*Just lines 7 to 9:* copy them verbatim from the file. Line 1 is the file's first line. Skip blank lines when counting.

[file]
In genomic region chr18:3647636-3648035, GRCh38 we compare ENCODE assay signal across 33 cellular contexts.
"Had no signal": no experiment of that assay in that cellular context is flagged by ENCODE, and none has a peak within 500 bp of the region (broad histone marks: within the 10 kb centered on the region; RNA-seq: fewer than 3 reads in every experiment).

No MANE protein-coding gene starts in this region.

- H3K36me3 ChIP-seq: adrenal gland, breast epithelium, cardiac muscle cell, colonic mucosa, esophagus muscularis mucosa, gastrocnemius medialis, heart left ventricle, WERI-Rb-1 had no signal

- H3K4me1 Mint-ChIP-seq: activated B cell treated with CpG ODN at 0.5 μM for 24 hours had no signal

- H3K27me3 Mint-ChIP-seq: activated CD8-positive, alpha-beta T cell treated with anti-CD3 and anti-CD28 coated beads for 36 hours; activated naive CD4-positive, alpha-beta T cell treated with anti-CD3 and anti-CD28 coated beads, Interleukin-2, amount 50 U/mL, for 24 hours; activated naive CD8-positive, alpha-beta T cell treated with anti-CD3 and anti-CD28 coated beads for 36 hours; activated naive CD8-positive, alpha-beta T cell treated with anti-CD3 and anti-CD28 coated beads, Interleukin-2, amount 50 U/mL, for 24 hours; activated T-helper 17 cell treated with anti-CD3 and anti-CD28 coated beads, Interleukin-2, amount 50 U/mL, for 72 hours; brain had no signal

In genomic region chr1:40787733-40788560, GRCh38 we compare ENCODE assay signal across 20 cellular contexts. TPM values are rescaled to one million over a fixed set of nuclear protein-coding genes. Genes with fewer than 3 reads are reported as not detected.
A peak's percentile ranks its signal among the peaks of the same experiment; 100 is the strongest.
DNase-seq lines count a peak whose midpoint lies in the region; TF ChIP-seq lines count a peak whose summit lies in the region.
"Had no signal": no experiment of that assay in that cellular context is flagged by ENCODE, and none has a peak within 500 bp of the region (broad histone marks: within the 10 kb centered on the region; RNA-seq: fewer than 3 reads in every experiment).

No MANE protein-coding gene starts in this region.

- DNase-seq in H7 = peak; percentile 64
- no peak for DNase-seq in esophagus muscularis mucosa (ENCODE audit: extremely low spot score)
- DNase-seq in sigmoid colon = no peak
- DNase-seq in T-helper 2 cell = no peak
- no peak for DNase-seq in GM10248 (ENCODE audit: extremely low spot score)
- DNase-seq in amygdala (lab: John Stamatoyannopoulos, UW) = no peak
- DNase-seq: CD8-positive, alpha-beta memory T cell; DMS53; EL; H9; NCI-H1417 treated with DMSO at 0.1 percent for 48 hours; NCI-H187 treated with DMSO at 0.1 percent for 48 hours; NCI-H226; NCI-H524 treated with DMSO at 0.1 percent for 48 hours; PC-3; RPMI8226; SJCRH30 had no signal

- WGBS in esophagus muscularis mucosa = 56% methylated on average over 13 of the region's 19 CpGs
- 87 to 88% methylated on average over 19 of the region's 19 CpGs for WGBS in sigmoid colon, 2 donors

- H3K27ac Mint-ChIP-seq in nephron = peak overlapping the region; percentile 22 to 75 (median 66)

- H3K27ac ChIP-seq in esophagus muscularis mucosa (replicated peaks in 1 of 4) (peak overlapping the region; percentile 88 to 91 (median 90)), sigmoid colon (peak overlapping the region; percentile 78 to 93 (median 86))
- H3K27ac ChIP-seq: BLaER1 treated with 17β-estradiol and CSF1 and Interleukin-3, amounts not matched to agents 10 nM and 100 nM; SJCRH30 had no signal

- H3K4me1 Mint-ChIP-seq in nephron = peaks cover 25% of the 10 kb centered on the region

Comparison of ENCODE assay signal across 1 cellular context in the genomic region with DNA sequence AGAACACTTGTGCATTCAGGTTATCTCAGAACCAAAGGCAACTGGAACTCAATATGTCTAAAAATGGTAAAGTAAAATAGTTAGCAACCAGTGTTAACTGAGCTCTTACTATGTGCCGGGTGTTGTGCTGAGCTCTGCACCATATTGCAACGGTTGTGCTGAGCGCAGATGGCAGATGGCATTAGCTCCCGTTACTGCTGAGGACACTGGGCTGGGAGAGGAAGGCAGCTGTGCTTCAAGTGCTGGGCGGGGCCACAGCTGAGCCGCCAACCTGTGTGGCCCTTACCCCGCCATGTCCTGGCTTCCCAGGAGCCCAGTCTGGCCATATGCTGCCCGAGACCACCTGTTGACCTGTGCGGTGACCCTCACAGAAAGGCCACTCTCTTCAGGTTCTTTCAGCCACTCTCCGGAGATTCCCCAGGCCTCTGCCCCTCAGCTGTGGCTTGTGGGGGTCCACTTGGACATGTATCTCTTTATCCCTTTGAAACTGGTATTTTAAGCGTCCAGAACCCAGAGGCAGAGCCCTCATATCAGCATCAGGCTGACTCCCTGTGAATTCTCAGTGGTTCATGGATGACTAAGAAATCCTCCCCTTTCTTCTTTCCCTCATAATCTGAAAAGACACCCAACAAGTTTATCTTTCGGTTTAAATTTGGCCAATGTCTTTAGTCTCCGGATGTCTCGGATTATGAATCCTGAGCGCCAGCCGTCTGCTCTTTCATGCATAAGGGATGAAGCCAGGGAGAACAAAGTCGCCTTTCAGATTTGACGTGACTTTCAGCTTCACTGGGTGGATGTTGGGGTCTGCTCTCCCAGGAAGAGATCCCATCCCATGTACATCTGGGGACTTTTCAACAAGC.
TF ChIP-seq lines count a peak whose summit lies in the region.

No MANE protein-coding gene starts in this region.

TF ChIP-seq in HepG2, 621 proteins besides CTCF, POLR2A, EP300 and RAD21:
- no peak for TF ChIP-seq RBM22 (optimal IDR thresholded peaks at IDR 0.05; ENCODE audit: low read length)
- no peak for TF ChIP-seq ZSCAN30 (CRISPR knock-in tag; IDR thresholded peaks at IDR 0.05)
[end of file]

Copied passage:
In genomic region chr1:40787733-40788560, GRCh38 we compare ENCODE assay signal across 20 cellular contexts. TPM values are rescaled to one million over a fixed set of nuclear protein-coding genes. Genes with fewer than 3 reads are reported as not detected.
A peak's percentile ranks its signal among the peaks of the same experiment; 100 is the strongest.
DNase-seq lines count a peak whose midpoint lies in the region; TF ChIP-seq lines count a peak whose summit lies in the region.